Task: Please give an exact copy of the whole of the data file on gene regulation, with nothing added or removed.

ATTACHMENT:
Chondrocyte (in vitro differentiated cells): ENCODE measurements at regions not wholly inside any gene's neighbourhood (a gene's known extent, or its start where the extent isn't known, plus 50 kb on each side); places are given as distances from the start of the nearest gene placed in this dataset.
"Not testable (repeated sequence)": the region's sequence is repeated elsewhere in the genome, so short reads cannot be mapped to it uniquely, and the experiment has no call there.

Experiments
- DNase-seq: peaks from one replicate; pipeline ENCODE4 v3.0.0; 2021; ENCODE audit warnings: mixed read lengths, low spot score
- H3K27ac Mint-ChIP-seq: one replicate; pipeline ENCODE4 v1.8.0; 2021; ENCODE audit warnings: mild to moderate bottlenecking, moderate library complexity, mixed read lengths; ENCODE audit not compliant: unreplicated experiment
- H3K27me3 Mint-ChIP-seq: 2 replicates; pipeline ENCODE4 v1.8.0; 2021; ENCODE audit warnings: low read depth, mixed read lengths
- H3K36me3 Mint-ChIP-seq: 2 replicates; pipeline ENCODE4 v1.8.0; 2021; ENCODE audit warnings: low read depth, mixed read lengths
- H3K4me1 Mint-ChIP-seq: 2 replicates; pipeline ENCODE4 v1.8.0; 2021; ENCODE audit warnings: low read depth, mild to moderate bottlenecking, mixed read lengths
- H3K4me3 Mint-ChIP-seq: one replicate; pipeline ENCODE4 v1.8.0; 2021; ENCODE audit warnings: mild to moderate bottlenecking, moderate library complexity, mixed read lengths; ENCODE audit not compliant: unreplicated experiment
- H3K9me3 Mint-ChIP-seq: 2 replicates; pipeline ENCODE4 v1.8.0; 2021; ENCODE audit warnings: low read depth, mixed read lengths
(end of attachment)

Chondrocyte (in vitro differentiated cells): ENCODE measurements at regions not wholly inside any gene's neighbourhood (a gene's known extent, or its start where the extent isn't known, plus 50 kb on each side); places are given as distances from the start of the nearest gene placed in this dataset.
"Not testable (repeated sequence)": the region's sequence is repeated elsewhere in the genome, so short reads cannot be mapped to it uniquely, and the experiment has no call there.

Experiments
- DNase-seq: peaks from one replicate; pipeline ENCODE4 v3.0.0; 2021; ENCODE audit warnings: mixed read lengths, low spot score
- H3K27ac Mint-ChIP-seq: one replicate; pipeline ENCODE4 v1.8.0; 2021; ENCODE audit warnings: mild to moderate bottlenecking, moderate library complexity, mixed read lengths; ENCODE audit not compliant: unreplicated experiment
- H3K27me3 Mint-ChIP-seq: 2 replicates; pipeline ENCODE4 v1.8.0; 2021; ENCODE audit warnings: low read depth, mixed read lengths
- H3K36me3 Mint-ChIP-seq: 2 replicates; pipeline ENCODE4 v1.8.0; 2021; ENCODE audit warnings: low read depth, mixed read lengths
- H3K4me1 Mint-ChIP-seq: 2 replicates; pipeline ENCODE4 v1.8.0; 2021; ENCODE audit warnings: low read depth, mild to moderate bottlenecking, mixed read lengths
- H3K4me3 Mint-ChIP-seq: one replicate; pipeline ENCODE4 v1.8.0; 2021; ENCODE audit warnings: mild to moderate bottlenecking, moderate library complexity, mixed read lengths; ENCODE audit not compliant: unreplicated experiment
- H3K9me3 Mint-ChIP-seq: 2 replicates; pipeline ENCODE4 v1.8.0; 2021; ENCODE audit warnings: low read depth, mixed read lengths